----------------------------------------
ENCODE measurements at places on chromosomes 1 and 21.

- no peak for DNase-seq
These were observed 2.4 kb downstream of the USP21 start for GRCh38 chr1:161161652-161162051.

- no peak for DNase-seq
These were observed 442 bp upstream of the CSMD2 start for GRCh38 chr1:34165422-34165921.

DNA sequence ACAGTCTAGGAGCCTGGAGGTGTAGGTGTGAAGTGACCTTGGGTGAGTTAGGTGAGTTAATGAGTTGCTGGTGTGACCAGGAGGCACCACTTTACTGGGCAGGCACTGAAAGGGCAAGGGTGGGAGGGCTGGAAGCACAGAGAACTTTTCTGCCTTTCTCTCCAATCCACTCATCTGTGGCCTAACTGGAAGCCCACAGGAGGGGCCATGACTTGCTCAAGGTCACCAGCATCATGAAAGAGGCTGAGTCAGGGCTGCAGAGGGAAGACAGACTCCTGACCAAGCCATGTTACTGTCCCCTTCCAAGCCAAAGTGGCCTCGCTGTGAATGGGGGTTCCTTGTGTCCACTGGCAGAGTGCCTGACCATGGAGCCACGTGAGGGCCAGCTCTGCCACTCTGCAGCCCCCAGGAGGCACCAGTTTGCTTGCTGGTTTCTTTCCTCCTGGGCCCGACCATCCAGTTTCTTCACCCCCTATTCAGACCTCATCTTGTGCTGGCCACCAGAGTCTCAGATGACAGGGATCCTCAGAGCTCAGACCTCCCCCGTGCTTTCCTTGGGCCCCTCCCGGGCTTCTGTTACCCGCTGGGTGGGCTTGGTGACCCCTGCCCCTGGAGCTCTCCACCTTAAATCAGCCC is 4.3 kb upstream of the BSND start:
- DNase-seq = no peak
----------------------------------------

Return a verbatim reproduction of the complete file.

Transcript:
ENCODE measurements at places on chromosomes 1 and 21.

- no peak for DNase-seq
These were observed 2.4 kb downstream of the USP21 start for GRCh38 chr1:161161652-161162051.

- no peak for DNase-seq
These were observed 442 bp upstream of the CSMD2 start for GRCh38 chr1:34165422-34165921.

DNA sequence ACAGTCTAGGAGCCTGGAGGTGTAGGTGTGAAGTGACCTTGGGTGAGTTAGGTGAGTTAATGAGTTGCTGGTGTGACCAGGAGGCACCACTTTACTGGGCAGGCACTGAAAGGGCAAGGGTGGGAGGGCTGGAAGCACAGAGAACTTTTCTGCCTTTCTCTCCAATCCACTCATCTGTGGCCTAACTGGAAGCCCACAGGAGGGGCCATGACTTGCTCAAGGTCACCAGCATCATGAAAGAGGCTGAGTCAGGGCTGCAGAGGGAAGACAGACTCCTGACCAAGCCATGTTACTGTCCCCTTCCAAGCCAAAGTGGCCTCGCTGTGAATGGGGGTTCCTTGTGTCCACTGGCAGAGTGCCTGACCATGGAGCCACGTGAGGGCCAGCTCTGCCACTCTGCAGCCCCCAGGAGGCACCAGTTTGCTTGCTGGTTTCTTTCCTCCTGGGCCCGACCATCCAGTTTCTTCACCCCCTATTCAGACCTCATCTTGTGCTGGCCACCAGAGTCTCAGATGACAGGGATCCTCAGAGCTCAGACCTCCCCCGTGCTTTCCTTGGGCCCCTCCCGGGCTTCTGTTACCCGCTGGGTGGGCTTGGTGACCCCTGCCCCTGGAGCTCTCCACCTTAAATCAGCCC is 4.3 kb upstream of the BSND start:
- DNase-seq = no peak